Q: My husband’s ex asked me what we bought their son for Christmas. Because he and his dad love baseball, I told her we bought him a jersey and tickets to a game when their team comes into town. She has remarried and celebrates Hanukkah with her new husband and wanted her son to participate in the first night. We thought that was great. Hanukkah was last week, and she bought him the exact jersey we bought him. I think she did it on purpose! My husband doesn’t think so. I’m furious. What’s good ex-etiquette?

A: I’ve worked with quite a few new partners, particularly women (this is my experience, I’m not aware of a study that backs this up) that feel as if the ex has ulterior motives. They believe they want to screw things up in some way — "They don’t want us to be happy,” or “They want the children to like them more,” or “They are jealous of our happiness or what we have.” All that makes them do underhanded nasty stuff like buy the same present as you bought and give it to the child first — and you’re just the victim to all their secret passive aggressive “I’m-gonna-win-this” behavior.

Could be. Not saying any of it isn’t true. As I said, I’ve counseled quite a few who are on a secret campaign to win because they’re convinced their partner’s ex is out to upset their applecart, but I will tell you what I tell them.

Do you want the kids in your care to flourish because of you or in spite of you?

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Most say, “because of me.”

Then, act like it.

It’s not you against them. It’s not if you win, I lose. It’s everyone (mom, dad, new partners, friends that support your effort, extended family, everyone) for the kids in your care. If you spend all your time trying to one up each other no one will ever win, and the kids will definitely lose. The model you’re giving them for adult relationships — the people who are supposed to be taking care of them and teaching them to be loving productive individuals — is competition, lying, passive aggressive nonsense.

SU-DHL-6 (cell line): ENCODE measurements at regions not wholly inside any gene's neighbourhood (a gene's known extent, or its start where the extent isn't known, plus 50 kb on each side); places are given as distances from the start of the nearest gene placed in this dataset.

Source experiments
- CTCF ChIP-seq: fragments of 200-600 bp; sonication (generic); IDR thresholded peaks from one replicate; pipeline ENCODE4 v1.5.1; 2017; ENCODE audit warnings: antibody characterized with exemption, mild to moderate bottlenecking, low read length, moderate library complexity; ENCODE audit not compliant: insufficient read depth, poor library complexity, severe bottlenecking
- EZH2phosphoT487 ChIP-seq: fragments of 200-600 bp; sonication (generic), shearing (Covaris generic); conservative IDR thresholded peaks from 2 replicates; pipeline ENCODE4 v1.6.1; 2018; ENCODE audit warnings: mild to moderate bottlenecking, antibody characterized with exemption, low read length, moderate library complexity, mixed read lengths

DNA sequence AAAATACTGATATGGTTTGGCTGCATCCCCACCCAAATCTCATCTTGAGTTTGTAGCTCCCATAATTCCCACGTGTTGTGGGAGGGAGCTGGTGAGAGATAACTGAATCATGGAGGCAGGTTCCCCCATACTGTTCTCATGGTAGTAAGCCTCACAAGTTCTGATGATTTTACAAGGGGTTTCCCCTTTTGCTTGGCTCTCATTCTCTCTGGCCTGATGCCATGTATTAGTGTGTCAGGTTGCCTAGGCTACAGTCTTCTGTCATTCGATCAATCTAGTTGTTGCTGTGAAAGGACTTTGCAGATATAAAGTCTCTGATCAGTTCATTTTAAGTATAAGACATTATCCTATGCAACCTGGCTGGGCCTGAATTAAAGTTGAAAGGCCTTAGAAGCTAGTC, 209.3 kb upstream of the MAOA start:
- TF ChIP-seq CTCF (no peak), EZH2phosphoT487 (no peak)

I’m not saying you’re right and mom’s behavior is all planned. It makes no difference if it’s true — you think it is so you’re responding in kind. Don’t be swayed by what you perceive as another’s bad behavior. Be the person you want to be, and you’ll set the stage for the rest of the players. They’ll see it and follow. It may not happen immediately but it will happen — every family needs a hero.

The question now is how do you discuss this with the other home without perpetuating the passive aggressive stuff and set an example for working together in the future?

Good ex-etiquette for parents rule No. 8 is, “Be honest and straightforward,” so that would dictate the approach. I’m not sure how active you are in the co-parenting and it may be more appropriate that dad say something rather than you, but the message is the same: “It’s great that you supported the same theme for Jason’s holiday this year, but the jersey you bought is the same one we had planned to give him. In the future, let’s talk and plan together a little closer so we can give him the special holiday he deserves.” Then elaborate, “Next year, what do you think about…?” That’s setting the stage to work together in the future — and, that’s good ex-etiquette.

Jann Blackstone is the author of “Ex-etiquette for Parents: Good Behavior After Divorce or Separation,” and the founder of Bonus Families, bonusfamilies.com. ©2020 Jann Blackstone Distributed by Tribune Content Agency, LLC.